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dc.contributor.authorWalding, Richard
dc.description.abstractMethods of detecting submarines have been many and varied, but one which rose to prominence in World War II was based on sensing the magnetic field of a vessel as it passed over conducting cables laid on the seabed. Such 'indicator loop' technology was founded on the work of the scientist. Michael Faraday, in the 1800s but developments by the British Admiralty before and during World War II saw it reach its zenith and then disappear almost as soon as the war finished. The devices -known as indicator loops -have been classified as secret all of their working life and only a small number of men and women knew of their existence. This article surveys the history of the development of indicator loop technology particularly as an outgrowth of controlled mining, and focuses on the Royal Australian Navy's Operation 'Robert and Arthur' in Moreton Bay as a case study in its deployment. An examination is made of the different backgrounds of several men and how this may have shaped their personalities before coming together for two years at Bribie Island. Consideration is also given to how social needs drove the science and technology behind this form of anti-submarine defence.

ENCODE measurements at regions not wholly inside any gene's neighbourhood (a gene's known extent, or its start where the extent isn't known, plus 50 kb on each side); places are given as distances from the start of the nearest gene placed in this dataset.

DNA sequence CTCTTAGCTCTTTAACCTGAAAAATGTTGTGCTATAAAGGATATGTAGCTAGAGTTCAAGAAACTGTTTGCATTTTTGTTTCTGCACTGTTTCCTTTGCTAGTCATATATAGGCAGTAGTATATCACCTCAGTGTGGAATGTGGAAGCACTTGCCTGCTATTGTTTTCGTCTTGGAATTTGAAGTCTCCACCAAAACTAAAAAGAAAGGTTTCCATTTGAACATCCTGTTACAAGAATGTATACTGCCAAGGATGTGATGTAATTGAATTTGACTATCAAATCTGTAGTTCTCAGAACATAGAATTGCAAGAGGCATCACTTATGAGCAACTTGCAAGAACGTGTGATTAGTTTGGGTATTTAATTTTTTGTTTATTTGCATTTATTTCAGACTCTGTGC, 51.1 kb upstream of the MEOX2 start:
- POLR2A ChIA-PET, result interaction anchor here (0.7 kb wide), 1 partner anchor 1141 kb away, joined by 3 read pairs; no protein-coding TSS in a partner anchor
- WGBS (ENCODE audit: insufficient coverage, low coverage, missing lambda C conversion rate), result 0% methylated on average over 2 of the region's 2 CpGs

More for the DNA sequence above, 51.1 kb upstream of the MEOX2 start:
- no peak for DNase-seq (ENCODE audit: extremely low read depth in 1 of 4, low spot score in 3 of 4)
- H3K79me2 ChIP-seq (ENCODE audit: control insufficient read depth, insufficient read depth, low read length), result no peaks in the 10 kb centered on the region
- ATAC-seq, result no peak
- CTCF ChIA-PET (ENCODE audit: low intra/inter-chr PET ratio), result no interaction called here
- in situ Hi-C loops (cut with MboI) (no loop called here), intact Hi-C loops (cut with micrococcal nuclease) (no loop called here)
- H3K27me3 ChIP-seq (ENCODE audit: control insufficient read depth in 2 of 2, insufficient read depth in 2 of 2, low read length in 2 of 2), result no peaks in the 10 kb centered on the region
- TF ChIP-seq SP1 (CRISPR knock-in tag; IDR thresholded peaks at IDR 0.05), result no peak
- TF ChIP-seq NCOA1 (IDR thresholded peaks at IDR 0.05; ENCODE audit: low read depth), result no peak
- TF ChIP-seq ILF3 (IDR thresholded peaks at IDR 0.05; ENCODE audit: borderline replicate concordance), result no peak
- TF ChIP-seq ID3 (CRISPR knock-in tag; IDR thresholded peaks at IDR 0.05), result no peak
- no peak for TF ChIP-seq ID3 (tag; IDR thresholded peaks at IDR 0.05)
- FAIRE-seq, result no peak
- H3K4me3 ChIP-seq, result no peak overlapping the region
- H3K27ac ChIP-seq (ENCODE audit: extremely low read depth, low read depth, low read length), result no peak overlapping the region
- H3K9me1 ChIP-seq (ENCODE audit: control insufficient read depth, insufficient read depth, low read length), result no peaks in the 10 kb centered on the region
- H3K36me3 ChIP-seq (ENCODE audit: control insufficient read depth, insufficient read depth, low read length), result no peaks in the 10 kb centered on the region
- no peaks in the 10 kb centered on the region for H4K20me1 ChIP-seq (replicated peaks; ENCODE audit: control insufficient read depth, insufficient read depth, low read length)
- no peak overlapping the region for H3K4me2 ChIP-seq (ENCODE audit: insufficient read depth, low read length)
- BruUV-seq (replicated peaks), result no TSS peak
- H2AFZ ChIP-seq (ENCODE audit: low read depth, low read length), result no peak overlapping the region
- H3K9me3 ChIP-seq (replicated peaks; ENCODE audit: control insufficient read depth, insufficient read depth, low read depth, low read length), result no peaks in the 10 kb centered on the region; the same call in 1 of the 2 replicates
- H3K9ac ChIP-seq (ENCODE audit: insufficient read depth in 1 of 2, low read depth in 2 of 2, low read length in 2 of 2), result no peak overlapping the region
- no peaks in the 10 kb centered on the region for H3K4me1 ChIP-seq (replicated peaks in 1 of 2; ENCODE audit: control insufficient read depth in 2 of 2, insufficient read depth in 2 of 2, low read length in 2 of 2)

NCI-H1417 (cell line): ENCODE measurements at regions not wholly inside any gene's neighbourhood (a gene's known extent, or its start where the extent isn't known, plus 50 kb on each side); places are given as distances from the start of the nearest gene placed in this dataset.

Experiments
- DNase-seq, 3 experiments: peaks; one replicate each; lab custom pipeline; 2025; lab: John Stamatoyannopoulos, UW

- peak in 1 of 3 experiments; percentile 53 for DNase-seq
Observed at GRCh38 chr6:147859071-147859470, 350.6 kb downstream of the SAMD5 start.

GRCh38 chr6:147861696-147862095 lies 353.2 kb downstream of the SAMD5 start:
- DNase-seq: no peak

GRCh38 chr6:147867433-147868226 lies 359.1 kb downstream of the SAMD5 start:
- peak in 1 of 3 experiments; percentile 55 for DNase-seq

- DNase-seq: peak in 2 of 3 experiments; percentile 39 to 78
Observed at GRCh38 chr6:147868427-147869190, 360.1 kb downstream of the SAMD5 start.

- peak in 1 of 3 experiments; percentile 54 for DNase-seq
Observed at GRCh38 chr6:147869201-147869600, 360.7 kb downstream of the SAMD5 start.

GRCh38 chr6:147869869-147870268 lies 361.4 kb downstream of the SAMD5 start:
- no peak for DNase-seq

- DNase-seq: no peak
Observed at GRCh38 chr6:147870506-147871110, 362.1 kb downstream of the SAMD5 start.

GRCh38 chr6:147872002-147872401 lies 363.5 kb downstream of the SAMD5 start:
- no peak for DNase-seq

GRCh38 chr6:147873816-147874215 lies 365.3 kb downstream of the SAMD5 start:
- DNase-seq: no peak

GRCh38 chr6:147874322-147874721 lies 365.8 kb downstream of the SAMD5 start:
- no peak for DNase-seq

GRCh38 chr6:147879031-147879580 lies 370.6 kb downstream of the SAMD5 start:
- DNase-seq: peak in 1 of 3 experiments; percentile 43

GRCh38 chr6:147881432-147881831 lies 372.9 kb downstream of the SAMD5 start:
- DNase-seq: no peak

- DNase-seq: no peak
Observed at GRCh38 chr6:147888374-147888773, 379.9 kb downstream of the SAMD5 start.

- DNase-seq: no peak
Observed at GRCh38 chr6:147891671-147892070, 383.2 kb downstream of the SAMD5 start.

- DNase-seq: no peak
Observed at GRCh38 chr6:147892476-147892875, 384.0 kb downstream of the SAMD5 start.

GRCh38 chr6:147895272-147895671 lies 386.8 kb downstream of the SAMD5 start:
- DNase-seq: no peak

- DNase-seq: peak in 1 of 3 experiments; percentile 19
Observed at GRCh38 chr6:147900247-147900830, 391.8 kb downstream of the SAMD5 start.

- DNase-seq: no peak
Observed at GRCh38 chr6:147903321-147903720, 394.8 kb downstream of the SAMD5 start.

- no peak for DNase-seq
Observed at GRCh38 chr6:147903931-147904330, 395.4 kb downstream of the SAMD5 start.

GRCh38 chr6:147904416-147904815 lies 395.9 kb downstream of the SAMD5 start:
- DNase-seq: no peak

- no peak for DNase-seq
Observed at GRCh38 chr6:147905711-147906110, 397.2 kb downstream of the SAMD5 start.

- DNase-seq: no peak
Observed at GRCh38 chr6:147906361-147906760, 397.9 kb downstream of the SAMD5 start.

dc.publisherBrisbane History Group Inc
dc.relation.ispartofbooktitleBrisbane and World War II
dc.subject.fieldofresearchAustralian History (excl. Aboriginal and Torres Strait Islander History)
dc.titleMoreton Bay anti-submarine harbour defences in World War II
dc.typeBook chapter
dc.type.descriptionB2 - Chapters (Other)
dc.type.codeB - Book Chapters
gro.facultyArts, Education & Law Group, School of Humanities, Languages and Social Sciences
gro.hasfulltextNo Full Text
gro.griffith.authorWalding, Richard

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